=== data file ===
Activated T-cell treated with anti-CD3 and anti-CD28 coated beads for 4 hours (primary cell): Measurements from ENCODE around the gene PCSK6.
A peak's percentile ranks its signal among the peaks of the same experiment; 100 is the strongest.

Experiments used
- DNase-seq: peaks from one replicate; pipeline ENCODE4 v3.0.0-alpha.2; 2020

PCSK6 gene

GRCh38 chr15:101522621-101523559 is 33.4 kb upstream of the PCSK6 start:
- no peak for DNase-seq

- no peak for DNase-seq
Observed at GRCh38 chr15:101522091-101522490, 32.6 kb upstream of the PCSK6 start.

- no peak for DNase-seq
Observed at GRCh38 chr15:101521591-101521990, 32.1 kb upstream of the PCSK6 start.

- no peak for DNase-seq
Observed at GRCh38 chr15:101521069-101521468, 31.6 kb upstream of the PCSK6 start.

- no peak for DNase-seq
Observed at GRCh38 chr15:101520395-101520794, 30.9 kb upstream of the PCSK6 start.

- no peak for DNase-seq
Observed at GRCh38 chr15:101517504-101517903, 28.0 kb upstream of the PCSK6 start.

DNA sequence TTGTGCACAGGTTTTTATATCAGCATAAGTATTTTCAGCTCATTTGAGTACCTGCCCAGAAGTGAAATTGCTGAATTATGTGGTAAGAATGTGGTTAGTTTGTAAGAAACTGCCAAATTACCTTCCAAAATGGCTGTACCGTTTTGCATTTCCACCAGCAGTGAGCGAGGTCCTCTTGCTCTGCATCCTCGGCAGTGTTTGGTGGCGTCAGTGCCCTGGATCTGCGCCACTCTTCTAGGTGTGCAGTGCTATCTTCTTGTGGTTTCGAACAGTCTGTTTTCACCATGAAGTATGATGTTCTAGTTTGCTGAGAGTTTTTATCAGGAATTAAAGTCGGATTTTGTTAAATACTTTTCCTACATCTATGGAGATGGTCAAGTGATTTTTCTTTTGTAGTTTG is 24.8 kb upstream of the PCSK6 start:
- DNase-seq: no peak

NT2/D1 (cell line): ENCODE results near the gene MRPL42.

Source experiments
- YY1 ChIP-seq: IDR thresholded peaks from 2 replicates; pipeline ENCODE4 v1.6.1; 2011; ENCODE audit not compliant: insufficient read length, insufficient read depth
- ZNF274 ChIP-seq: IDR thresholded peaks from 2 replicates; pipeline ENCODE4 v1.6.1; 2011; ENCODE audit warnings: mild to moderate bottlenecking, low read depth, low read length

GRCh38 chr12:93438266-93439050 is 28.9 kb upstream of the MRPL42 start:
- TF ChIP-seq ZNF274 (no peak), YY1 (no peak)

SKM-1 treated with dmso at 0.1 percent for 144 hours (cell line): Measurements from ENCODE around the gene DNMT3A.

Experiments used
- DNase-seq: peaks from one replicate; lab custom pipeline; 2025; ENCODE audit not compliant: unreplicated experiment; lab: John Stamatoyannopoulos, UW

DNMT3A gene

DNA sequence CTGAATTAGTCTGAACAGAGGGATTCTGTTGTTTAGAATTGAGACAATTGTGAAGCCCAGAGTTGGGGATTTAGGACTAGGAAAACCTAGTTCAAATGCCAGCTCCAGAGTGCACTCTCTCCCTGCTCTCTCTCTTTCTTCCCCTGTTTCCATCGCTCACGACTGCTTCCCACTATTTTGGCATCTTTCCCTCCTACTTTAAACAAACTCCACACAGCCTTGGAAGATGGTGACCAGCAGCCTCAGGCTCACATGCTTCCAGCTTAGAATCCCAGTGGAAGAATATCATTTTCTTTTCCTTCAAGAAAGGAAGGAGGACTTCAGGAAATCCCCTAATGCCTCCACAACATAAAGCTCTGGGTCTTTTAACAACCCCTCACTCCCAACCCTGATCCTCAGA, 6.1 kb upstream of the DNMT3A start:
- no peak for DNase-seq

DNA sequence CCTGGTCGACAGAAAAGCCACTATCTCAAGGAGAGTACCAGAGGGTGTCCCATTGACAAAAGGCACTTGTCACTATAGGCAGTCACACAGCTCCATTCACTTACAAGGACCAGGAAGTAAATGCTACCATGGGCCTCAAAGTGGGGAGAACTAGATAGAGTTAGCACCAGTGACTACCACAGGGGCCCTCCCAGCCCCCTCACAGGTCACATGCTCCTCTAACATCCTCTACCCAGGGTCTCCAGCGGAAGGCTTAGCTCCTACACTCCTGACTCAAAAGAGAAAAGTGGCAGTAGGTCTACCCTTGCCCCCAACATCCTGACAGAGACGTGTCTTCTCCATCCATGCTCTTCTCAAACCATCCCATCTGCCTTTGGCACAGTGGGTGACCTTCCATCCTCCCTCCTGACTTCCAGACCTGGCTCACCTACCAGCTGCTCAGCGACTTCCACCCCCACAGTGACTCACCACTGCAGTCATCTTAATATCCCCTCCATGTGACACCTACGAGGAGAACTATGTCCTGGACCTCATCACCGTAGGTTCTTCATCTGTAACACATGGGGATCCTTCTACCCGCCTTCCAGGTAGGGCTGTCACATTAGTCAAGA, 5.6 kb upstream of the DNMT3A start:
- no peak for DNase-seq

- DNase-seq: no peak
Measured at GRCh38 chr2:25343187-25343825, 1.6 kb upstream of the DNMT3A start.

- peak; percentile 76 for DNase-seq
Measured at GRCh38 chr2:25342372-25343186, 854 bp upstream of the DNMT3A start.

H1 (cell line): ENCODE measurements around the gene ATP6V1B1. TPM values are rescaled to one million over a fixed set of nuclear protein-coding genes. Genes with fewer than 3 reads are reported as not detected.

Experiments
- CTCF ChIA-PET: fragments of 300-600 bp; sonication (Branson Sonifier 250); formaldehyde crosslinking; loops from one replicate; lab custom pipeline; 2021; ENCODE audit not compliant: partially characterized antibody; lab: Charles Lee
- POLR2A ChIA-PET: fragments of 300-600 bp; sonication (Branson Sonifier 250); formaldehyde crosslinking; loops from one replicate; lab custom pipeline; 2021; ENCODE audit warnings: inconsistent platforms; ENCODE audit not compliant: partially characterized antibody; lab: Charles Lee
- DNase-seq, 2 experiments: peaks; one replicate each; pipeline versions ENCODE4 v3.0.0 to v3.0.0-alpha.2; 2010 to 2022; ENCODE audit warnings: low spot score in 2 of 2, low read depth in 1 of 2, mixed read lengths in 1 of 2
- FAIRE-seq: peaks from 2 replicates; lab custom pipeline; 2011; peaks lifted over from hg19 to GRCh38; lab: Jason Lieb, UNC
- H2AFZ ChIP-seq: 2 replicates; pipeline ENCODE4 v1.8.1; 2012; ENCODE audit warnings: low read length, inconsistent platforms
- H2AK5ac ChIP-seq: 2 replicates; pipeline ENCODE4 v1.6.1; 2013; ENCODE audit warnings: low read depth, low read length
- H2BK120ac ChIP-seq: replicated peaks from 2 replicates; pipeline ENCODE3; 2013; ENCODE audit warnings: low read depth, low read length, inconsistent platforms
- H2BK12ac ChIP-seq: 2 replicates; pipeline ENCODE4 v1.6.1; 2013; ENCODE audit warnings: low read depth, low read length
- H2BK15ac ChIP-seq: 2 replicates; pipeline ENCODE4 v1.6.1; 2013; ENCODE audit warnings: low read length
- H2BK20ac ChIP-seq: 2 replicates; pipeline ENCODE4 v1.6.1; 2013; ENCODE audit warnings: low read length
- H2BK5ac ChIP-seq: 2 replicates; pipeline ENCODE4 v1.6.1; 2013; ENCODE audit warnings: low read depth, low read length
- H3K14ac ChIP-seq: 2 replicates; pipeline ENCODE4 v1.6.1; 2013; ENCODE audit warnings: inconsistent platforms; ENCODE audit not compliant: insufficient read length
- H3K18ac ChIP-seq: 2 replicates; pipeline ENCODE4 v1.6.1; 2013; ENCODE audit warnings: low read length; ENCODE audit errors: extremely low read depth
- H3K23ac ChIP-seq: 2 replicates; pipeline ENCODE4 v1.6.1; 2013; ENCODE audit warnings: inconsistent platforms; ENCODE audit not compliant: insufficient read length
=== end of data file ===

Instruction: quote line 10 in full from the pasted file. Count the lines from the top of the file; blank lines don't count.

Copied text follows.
- no peak for DNase-seq